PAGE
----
Friday’s announcement of Segment being acquired by cloud communications platform Twilio is going to leave a lot of people in the CDP space buzzing. With their unicorn status at last fundraise and massive marketing budget, they were one of the more visible vendors in the space. So what does a cloud communication company like Twilio need, enough to justify an impressive $3.2B acquisition price, in a company like Segment? To answer that, we must be honest about what Segment is and what it is not.
Segment, originally designed for developers struggling to manage application data across the stack, is great at moving data between applications in real-time. However, this falls short of a true smart-hub CDP, which should have the following three capabilities:
- A foundational data layer that can unite data from all sources online and offline, and create a single unified 360 view of the customer
- An intelligence layer providing insights on customer data, augmented by out-of-the-box ML
- An orchestration layer for connecting that data to every layer of the customer experience stack, across marketing and non-marketing channels.
Segment’s strengths are in the connection of digital data in creating the customer 360 layer, but fails to deliver on key capabilities such as identity management and provides minimal value across the other up-the-stack capabilities of a smart-hub CDP. And critically, Segment is designed largely for developers, not the rest of the business. It’s no wonder they originally positioned themselves as Customer Data Infrastructure (CDI), something that would sit below and feed data into a true CDP. In the end, that’s exactly what they were purchased for by Twilio.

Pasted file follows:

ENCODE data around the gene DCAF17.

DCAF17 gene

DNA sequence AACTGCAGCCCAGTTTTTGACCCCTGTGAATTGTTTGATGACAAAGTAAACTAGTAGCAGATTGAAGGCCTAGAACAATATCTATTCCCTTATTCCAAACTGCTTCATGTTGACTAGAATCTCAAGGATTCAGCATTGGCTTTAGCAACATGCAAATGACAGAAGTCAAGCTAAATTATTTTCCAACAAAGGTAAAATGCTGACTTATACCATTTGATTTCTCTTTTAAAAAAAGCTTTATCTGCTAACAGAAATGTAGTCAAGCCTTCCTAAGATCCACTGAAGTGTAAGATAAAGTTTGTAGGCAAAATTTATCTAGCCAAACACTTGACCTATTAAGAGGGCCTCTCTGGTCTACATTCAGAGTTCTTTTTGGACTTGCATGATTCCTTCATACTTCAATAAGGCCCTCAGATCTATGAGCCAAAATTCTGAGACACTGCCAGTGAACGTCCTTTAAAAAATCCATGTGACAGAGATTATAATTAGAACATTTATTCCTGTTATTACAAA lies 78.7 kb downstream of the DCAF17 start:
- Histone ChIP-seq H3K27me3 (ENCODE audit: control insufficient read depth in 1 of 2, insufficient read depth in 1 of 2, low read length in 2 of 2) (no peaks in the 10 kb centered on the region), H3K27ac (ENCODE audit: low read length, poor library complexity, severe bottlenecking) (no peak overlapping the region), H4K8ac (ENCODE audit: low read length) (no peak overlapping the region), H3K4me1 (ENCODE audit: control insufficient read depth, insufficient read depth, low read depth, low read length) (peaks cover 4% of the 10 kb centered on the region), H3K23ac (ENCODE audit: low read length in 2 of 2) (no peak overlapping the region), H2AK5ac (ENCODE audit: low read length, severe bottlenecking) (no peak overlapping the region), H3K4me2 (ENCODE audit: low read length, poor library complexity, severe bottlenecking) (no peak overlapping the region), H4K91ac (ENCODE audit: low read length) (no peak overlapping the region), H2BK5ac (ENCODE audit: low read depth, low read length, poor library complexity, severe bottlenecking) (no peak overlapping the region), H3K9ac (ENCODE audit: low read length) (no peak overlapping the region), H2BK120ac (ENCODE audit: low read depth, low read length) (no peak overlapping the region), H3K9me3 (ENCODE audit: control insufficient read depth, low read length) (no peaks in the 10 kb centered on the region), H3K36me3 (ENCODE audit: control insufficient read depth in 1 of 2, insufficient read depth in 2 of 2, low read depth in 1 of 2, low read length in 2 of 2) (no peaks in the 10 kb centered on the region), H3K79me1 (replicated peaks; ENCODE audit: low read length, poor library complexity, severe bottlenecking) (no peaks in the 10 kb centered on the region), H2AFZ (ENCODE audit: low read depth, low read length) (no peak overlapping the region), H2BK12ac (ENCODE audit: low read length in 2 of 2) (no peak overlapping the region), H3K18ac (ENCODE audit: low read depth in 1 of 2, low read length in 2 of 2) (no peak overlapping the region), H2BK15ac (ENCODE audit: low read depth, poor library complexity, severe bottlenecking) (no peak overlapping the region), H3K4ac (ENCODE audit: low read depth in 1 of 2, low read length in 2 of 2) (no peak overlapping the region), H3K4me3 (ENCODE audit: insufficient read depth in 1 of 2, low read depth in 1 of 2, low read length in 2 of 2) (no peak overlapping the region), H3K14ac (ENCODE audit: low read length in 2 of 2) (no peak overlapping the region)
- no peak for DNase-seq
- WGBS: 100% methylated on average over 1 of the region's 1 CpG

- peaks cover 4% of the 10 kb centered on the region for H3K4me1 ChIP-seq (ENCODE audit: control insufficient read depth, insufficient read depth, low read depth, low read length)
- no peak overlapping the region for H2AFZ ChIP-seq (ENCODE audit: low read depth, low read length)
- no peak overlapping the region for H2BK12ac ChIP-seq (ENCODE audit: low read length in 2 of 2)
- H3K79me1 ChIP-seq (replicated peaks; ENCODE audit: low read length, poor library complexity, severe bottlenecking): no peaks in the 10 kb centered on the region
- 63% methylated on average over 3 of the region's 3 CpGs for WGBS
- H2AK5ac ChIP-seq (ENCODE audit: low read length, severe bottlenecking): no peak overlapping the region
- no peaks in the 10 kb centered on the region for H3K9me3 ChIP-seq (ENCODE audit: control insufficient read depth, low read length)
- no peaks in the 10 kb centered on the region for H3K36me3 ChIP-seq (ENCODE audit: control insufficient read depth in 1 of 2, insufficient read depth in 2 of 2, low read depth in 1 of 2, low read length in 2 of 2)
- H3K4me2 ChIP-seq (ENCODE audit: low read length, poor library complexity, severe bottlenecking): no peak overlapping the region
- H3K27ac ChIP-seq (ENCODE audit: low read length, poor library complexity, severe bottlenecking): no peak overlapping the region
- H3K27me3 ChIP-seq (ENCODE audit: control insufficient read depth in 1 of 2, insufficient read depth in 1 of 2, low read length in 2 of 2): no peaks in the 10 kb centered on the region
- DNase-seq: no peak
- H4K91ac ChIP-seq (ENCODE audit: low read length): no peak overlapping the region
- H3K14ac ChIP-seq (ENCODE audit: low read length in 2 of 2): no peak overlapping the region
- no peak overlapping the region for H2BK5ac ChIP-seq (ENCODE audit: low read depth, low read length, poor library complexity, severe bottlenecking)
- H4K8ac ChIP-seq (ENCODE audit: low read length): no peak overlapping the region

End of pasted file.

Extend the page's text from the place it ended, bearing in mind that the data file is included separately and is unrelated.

This focus on developers will allow Segment to fit in nicely with Twilio’s target market and persona. In fact, Segment will likely provide a foundational layer to connect some of Twilio’s offerings, including their $2B acquisition of SendGrid, a developer-focused email platform. It seems Twilio is investing in tools to ensure their offerings are truly integrated with each other, something that other marketing clouds have consistently failed at with their acquisitions. In that light, the $3.2B price tag makes sense.
However, this developer focus falls short in delivering on authentic customer experiences, as an ability to provide tools accessible to the entire organization, and orchestrate customer experiences across every channel, not just marketing channels. Rather than delivering a full end-to-end smart-hub CDP, Twilio seems to be creating a perfect ecosystem for a smart-hub CDP to sit in the middle of. With Segment providing the CDI to move data into the CDP, and Twilio’s many best-of-breed cloud communications products providing the delivery systems for the marketing portions of the customer experience stack, a smart-hub CDP could be very complementary to their offerings.
The $3.2B acquisition of Segment, to solve primarily the CDI portion of the customer experience stack, shows how valuable this problem is for companies and how many companies are trying to address it.